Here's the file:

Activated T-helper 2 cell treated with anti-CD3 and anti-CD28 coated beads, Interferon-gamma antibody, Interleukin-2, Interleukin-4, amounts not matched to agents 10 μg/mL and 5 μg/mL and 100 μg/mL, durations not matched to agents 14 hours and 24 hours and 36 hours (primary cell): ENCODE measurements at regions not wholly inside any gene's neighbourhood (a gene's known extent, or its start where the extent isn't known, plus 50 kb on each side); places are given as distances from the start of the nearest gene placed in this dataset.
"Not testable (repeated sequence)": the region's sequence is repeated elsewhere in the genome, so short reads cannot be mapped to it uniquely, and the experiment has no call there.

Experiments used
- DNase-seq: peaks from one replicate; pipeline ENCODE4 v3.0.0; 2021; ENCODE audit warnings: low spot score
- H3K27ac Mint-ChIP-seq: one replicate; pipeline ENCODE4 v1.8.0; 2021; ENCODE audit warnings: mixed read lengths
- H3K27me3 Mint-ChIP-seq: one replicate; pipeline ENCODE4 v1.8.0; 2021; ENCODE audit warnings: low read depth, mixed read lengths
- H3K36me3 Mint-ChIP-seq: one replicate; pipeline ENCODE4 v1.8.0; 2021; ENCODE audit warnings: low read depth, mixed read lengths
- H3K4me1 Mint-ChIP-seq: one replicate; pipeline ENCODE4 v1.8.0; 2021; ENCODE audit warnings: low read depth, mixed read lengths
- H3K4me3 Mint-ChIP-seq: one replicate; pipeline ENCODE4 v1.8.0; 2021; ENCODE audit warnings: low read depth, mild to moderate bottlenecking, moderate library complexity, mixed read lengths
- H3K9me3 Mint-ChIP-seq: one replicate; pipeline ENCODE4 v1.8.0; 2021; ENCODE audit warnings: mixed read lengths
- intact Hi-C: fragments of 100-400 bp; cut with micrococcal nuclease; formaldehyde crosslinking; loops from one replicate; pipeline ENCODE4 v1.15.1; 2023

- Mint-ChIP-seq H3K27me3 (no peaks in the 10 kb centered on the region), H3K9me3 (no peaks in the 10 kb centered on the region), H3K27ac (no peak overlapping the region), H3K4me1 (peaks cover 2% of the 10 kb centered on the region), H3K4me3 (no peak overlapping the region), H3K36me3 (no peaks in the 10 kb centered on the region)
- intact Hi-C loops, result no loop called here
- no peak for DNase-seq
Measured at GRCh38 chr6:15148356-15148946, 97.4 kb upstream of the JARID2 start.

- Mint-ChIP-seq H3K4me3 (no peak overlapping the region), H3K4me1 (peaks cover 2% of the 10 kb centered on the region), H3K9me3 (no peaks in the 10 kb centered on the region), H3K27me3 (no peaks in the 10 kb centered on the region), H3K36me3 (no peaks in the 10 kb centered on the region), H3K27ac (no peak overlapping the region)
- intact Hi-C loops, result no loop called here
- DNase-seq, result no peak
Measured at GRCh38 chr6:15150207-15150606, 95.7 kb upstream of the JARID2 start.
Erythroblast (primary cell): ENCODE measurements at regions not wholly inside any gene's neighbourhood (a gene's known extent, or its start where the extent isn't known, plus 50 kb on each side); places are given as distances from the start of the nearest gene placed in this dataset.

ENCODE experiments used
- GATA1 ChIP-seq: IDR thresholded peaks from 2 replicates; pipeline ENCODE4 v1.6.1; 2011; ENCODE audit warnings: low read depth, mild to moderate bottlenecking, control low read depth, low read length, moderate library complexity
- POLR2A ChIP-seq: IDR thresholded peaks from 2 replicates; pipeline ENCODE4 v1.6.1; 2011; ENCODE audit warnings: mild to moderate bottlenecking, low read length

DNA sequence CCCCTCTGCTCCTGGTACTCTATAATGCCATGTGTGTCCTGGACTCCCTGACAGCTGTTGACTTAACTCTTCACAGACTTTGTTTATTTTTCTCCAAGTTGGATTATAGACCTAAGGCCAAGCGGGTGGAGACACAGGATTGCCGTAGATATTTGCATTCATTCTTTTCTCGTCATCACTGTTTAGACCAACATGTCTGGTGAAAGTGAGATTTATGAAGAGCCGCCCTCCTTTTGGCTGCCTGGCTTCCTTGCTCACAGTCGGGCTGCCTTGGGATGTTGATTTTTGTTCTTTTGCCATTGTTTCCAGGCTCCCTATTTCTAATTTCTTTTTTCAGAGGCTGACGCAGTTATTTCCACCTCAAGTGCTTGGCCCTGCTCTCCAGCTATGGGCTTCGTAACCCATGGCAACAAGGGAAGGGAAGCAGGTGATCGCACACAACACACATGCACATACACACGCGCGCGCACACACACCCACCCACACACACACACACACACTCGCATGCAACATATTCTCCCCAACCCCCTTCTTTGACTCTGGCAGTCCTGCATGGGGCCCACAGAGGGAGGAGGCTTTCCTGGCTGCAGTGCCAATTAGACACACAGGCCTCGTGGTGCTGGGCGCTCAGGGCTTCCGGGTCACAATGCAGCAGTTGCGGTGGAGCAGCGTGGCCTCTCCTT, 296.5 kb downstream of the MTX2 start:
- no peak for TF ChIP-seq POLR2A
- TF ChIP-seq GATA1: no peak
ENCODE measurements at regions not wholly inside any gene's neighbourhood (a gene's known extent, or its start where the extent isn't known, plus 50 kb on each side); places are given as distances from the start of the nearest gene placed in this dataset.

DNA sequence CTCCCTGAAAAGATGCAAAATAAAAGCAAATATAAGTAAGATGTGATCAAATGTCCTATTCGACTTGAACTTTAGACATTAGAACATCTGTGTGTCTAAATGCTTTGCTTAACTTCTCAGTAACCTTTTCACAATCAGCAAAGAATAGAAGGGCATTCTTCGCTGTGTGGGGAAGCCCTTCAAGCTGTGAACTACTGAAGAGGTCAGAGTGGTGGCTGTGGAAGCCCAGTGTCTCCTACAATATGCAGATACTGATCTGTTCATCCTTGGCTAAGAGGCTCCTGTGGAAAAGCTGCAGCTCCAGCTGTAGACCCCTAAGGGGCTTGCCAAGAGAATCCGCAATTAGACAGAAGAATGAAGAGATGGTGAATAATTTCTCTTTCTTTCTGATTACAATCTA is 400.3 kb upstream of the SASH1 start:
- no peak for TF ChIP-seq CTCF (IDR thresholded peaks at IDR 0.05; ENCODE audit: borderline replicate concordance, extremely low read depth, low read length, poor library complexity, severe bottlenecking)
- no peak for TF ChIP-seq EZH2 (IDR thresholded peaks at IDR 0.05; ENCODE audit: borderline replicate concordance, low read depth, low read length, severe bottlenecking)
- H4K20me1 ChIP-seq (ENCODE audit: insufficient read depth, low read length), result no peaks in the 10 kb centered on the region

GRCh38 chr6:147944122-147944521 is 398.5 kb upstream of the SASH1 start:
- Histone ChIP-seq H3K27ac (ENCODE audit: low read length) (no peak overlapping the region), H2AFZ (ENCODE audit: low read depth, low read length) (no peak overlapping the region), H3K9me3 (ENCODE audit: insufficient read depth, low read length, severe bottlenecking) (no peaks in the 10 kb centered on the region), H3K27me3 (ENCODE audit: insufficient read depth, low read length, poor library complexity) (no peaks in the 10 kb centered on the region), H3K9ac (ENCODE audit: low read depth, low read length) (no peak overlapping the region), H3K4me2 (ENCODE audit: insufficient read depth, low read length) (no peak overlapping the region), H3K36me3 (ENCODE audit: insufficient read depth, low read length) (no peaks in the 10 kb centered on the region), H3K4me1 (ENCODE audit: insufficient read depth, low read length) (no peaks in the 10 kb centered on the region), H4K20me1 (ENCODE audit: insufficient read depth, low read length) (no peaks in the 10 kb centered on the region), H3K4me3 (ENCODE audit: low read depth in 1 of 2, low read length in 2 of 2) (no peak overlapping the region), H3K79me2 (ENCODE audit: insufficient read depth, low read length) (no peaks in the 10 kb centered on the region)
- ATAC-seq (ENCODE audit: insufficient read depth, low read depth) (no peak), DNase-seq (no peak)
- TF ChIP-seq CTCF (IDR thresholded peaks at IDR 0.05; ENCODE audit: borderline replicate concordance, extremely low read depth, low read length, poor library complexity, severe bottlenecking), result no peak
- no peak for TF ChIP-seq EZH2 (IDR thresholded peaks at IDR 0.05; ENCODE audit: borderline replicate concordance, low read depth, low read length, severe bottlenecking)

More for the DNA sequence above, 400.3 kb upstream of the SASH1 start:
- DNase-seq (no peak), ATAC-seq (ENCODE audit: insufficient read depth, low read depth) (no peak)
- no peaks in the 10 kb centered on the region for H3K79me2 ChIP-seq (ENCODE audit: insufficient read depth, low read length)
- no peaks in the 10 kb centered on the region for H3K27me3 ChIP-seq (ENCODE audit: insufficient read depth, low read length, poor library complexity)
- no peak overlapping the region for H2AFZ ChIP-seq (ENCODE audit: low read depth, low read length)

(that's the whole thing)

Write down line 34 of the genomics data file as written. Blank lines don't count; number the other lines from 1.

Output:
- ATAC-seq (ENCODE audit: insufficient read depth, low read depth) (no peak), DNase-seq (no peak)